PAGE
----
Proximity to an air hub became one of the factors in CDW’s selection of Las Vegas, NV as the site for its second distribution operation. But before the decision had been narrowed that far, CDW had the results of its research as a driver.
California is one of CDW's largest bases of customer orders, points out Tegtmeyer. Illinois was another major destination state, so Vernon Hills was ideally suited for those markets.
Getting closer to California had an advantage of cutting down on some inbound delivery times given that much of the product CDW handles comes through the Port of Long Beach. But perhaps the biggest driver was still the California customer base. Representing 20% of daily shipments, CDW had established a special program called West Coast Special that let California customers pay ground transportation rates for two-day delivery from Vernon Hills. CDW absorbed the additional transportation costs to deliver in two days. The new facility put California customers in next-day reach with ground transportation cut off time, ground transportation pricing, and better margins for CDW.
Narrowing the choice of the location to Las Vegas involved careful examination of the data provided by CDW’s carriers. “We looked at where the carriers were located and where they had the ability to take on more volume,” recalls Tegtmeyer.
CDW also had to find a suitable labor pool, which meant more than locating or training for requisite skills. CDW was looking at transplanting a corporate culture. “Part of what’s special about CDW is our culture here,” says Tegtmeyer. She and the management team at CDW felt strongly about the fact that the Vernon Hills team had managed the volumes and growth and still maintained a same-day operation. Its earlier expansions in Vernon Hills had been put in place not only because they had the land, CDW wanted to keep the team together.
When the Las Vegas facility was coming online, CDW sent 50 Vernon Hills personnel to Las Vegas. “We have a director, we transferred workers, managers, team members—all across the board,” says Tegtmeyer. CDW also hired 118 coworkers from the Nevada area, and they did all of the training and watched the building being built and grew with the facility,” she continues. Tegtmeyer says this was definitely one way CDW could build a distribution facility across the country and retain its work ethic and culture. “During the transition, we had all the management team from Vernon Hills going out there and helping through the training and the whole start up.”
CDW took other lessons from Vernon Hills to Las Vegas. One of the systems that proved valuable was a print-and-apply scan tunnel. Using automated picking for ready-ship product, a coworker may pick 500 printers, put them on a conveyor, and the conveyor line takes those printers the coworker has scanned to a print-and-apply operation where a label is applied, a packing list is generated, the labels are verified, and a tracking number is assigned to that order and applied.
The sortation system checks the weight, the carrier, and other details and diverts the package to the lane where that carrier will be picking up. The auto billing system is updated and generates an invoice. All of the data from the individual order is automatically upated to the order history, including the item serial number that was collected during processing.
Carefully managing its expansion has allowed CDW to target improvements in customer service to one of its largest geographic markets, reduce transportation costs, shorten some inbound times, and maintain its corporate culture. One other lesson CDW took to its new Las Vegas site was a plan for future expansions. And, if the company continues its aggressive growth, it’s going to need them.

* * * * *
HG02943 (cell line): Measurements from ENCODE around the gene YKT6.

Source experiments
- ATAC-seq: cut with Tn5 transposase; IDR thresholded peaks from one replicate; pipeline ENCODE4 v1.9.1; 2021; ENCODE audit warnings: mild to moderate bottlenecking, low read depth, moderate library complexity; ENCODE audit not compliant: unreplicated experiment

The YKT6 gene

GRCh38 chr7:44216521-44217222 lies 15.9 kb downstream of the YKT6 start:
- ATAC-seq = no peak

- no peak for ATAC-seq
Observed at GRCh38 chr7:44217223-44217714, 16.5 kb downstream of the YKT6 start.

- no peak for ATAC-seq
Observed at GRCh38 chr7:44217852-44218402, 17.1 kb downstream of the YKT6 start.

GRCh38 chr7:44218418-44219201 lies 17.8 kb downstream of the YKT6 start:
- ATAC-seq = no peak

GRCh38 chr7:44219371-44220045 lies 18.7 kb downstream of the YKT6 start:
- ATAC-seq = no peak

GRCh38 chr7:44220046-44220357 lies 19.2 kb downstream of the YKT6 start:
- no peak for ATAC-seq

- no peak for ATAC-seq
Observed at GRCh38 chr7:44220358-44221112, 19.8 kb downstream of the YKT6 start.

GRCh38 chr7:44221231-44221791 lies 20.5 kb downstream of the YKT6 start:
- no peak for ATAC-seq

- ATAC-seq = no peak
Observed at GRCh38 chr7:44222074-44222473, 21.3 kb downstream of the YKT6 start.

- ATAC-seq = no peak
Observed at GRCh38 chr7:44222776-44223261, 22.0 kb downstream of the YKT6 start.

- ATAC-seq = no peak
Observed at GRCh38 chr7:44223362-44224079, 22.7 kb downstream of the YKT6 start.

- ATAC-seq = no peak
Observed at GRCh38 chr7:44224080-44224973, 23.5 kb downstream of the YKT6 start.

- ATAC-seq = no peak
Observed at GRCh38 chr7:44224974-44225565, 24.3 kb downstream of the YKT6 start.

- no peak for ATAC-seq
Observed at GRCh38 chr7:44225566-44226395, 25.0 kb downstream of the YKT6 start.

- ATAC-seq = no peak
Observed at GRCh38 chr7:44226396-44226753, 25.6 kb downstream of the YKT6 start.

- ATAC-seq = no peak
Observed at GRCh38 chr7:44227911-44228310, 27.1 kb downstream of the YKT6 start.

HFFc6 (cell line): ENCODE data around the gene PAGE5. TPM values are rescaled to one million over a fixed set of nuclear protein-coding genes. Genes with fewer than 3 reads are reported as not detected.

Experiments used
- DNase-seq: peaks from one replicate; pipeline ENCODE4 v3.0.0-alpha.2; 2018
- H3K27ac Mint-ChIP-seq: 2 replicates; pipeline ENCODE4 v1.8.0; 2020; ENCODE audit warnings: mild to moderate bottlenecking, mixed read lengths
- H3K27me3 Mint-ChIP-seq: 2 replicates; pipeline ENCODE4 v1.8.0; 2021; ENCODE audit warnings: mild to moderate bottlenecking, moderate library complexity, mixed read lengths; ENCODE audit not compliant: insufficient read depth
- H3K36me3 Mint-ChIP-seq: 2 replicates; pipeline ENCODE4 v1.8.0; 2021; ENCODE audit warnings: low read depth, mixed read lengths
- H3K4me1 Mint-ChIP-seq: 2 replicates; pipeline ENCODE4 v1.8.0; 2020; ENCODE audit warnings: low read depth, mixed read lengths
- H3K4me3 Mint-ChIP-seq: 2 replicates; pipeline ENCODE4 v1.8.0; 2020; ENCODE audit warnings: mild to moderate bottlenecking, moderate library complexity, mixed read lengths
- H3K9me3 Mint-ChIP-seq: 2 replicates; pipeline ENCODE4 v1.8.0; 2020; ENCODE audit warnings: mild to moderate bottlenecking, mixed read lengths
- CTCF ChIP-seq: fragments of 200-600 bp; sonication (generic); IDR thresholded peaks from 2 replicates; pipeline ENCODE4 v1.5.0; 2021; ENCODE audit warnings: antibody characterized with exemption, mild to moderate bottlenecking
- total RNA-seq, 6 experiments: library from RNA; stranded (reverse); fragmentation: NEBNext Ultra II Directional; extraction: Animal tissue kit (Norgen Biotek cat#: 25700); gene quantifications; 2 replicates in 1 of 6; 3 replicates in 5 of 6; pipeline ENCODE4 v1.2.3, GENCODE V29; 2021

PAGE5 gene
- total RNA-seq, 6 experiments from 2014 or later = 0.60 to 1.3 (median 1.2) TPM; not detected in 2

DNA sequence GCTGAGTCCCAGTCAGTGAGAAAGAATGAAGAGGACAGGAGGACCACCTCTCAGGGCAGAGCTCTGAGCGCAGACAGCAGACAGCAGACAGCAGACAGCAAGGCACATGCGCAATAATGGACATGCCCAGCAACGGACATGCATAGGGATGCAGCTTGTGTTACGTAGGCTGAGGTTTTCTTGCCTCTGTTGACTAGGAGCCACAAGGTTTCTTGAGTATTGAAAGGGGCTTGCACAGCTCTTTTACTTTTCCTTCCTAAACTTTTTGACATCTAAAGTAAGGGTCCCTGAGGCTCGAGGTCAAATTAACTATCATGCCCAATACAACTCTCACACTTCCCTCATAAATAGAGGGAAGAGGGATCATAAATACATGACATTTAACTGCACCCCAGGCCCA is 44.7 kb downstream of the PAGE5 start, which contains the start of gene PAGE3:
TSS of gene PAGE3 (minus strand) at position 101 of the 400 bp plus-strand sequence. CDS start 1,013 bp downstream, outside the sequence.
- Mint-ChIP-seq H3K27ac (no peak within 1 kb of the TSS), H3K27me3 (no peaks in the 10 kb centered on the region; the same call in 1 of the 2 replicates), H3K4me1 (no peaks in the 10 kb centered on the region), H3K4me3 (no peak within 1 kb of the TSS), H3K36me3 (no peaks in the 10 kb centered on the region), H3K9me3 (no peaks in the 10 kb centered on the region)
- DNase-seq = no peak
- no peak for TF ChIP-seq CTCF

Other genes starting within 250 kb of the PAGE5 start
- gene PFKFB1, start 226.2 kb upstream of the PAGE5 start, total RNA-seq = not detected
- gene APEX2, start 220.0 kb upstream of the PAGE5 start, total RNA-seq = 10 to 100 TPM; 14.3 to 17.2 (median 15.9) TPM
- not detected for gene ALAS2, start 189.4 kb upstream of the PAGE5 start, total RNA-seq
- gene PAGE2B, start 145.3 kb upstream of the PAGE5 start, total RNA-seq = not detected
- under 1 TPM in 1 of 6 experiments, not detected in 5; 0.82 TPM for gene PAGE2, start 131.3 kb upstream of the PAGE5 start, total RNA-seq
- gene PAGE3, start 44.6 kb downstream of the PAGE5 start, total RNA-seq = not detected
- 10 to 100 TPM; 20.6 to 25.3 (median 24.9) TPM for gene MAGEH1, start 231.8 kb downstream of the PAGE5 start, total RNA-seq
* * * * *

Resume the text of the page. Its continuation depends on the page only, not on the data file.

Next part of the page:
Purpose, Passion, and People
From a clear and concise statement of purpose, Illinois-based technology retailer CDW moves quickly to describe the underlying values that drive its business. But, the real key to CDW’s success is putting the right people to work and channeling their passion to achieve the company’s stated purpose.
CDW’s statement of purpose is, “to help our customers achieve their goals by providing them with the technology advice and products they need—when they need them.” In the list of company values that make up the foundation for a strong co-worker culture, CDW puts the “how” to the “what” of its purpose statement. “It’s only good if it’s win/win,” says the list of values. The list reinforces the fact that “people do business with people they like,” and encourages positive interaction and a pursuit of excellence.
The fact that in 2007 CDW was named one of Fortune Magazine’s 100 Best Companies to Work for in America for the ninth consecutive year reflects how the company internalizes its values. And when it comes to the customer-facing side of the company, that attitude will show. It is backed up with knowledge. CDW operates a College of Sales program within its CDW University to train employees. The training includes an initial seven weeks of comprehensive sales and product training programs and weekly continuing education on new product and industry information.
With the values and guidelines established by the company, combined with what Lisa Tegtmeyer, senior director of operations, describes as a distinct work ethic and culture, it’s clear how CDW has been able to survive and thrive in the competitive market of technology retailers. In fact, CDW’s growth has been just short of explosive.
Started in 1982 when Michael Krasny sat down at his kitchen table and wrote a three-line classified ad to sell his own personal computer, the underlying realization of CDW’s founder was that people had a passion for technology, and the personal computer had a bright future. He not only set out to capitalize on that passion, he brought it into his business. And, from there, CDW has grown to nearly 6,000 employees (which CDW refers to as co-workers).